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That Mrs Crowe must sometimes have taken the air, that she did sometimes become a guest at other people's luncheons and teas, is true. But in society she seemed furtive and fragmentary and incomplete, as if she had merely looked in at the wedding or the evening party or the funeral to pick up some scraps of news that she needed to complete her own hoard. Thus she was seldom induced to take a seat; she was always on the wing.

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She looked out of place among other people's chairs and tables; she must have her own chintzes and her own cabinet and her own Mr Graham under it in order to be completely herself As years went on these little raids into the outer world practically ceased. She had made her nest so compact and so complete that the outer world had not a feather or a twig to add to it. Her own cronies were so faithful, moreover, that she could trust them to convey any little piece of news that she ought to add to her collection.

It was unnecessary that she should leave her own chair by the fire in winter, by the window in summer.

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And with the passage of years her knowledge became, not more profound - profundity was not her line - but more rounded, and more complete. Thus if a new play were a great success, Mrs Crowe was able next day not merely to record the fact with a sprinkle of amusing gossip from behind the scenes, but she could cast back to other first nights, in the 80s, in the 90s, and describe what Ellen Terry had worn, what Duse had done, how dear Mr Henry James had said - nothing very remarkable perhaps; but as she spoke it seemed as if all the pages of London life for 50 years past were being lightly shuffled for one's amusement.

There were many; and the pictures on them were bright and brilliant and of famous people; but Mrs Crowe by no means dwelt on the past - she by no means exalted it above the present. Indeed, it was always the last page, the present moment, that mattered most.

The London Scene

The delightful thing about London was that it was always giving one something new to look at, something fresh to talk about. One only had to keep one's eyes open; to sit down in one's own chair from five to seven every day of the week. As she sat in her chair with her guests ranged round she would give from time to time a quick bird-like glance over her shoulder at the window, as if she had half an eye on the street, as if she had half an ear upon the cars and the omnibuses and the cries of the paper boys under the window. Why, something new might be happening this very moment.

One could not spend too much time on the past: one must not give all one's attention to the present.

The London Scene: Six Essays on London Life

Nothing was more characteristic and perhaps a little disconcerting than the eagerness with which she would look up and break her sentence in the middle when the door opened and Maria, grown very portly and a little deaf, announced someone new. Who was about to enter? What had he or she got to add to the talk? But her deftness in extracting whatever might be their gift, her skill in throwing it into the common pool, were such that no harm was done; and it was part of her peculiar triumph that the door never opened too often; the circle never grew beyond her sway.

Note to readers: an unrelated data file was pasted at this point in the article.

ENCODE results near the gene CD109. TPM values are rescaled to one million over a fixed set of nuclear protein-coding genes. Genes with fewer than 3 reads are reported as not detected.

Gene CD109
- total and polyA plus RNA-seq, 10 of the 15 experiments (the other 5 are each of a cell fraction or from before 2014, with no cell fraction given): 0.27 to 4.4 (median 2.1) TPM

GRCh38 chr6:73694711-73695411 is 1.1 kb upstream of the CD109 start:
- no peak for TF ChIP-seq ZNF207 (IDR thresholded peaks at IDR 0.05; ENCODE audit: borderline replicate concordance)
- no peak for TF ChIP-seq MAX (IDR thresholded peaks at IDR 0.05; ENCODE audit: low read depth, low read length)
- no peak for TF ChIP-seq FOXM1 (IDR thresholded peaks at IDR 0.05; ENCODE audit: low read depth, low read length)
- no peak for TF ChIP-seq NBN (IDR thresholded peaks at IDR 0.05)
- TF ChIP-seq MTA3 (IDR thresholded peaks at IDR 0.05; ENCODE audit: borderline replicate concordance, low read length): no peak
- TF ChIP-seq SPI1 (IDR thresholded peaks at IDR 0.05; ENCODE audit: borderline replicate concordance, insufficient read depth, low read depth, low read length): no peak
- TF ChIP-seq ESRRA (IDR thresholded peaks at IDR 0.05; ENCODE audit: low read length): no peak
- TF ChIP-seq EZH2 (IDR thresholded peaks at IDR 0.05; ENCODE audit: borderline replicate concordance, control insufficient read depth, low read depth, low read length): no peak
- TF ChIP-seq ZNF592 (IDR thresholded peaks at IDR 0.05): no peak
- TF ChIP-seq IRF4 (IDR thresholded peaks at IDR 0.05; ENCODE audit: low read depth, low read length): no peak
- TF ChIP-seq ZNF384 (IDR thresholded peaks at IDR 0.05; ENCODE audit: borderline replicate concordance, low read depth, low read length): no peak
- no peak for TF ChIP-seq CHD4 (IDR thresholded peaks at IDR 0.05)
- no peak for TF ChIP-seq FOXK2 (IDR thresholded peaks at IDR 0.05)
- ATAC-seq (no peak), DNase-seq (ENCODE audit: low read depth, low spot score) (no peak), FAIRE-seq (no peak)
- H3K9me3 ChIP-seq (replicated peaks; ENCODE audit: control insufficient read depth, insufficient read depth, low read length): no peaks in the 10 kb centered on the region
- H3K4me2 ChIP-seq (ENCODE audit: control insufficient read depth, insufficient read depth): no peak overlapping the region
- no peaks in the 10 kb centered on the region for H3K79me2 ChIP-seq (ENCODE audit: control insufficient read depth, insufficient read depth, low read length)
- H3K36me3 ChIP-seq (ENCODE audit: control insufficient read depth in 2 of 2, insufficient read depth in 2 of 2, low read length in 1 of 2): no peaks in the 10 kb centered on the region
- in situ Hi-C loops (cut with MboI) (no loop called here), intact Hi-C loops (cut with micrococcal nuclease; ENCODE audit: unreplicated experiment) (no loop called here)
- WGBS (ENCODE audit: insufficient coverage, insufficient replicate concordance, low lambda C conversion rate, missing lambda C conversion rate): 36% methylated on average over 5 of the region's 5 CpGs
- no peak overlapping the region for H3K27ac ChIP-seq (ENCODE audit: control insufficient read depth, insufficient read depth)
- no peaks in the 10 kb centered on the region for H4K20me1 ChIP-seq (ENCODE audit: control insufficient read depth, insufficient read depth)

Thus, to know London not merely as a gorgeous spectacle, a mart, a court, a hive of industry, but as a place where people meet and talk, laugh, marry, and die, paint, write and act, rule and legislate, it was essential to know Mrs Crowe. It was in her drawing-room that the innumerable fragments of the vast metropolis seemed to come together into one lively, comprehensible, amusing and agreeable whole.


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Travellers absent for years, battered and sun-dried men just landed from India or Africa, from remote travels and adventures among savages and tigers, would come straight to the little house in the quiet street to be taken back into the heart of civilisation at one stride. But even London itself could not keep Mrs Crowe alive for ever.

As a writer, Woolf was a great experimenter. She scorned the traditional narrative form and turned to expressionism as a means of telling her story.

The London Scene Six Essays on London Life by Woolf Virginia - AbeBooks

Dalloway and To The Lighthouse , her two generally acknowledged masterpieces, are stream-of-consciousness novels in which most of the action and conflict occur beneath a surface of social decorum. Dalloway, set in London shortly after the end of World War I, takes place on a summer's day of no particular significance, except that intense emotion, insanity, and death intrude.

To the Lighthouse's long first and third sections, each of which concerns one day 10 years apart, of the same family's summer holidays, are separated and connected by a lyrical short section during which the war occurs, several members of the family die, and decay and corruption run rampant. Orlando is the chronological life story of a person who begins as an Elizabethan gentleman and ends as a lady of the twentieth century; Woolf's friend, Victoria Sackville-West, served as the principal model for the multiple personalities.

The book was made into a movie in Flush is a dog's soliloquy that, by indirection, recounts the love story of Robert Browning and Elizabeth Barrett Browning and their elopement and life in Florence.

The London Scene : Six Essays on London Life

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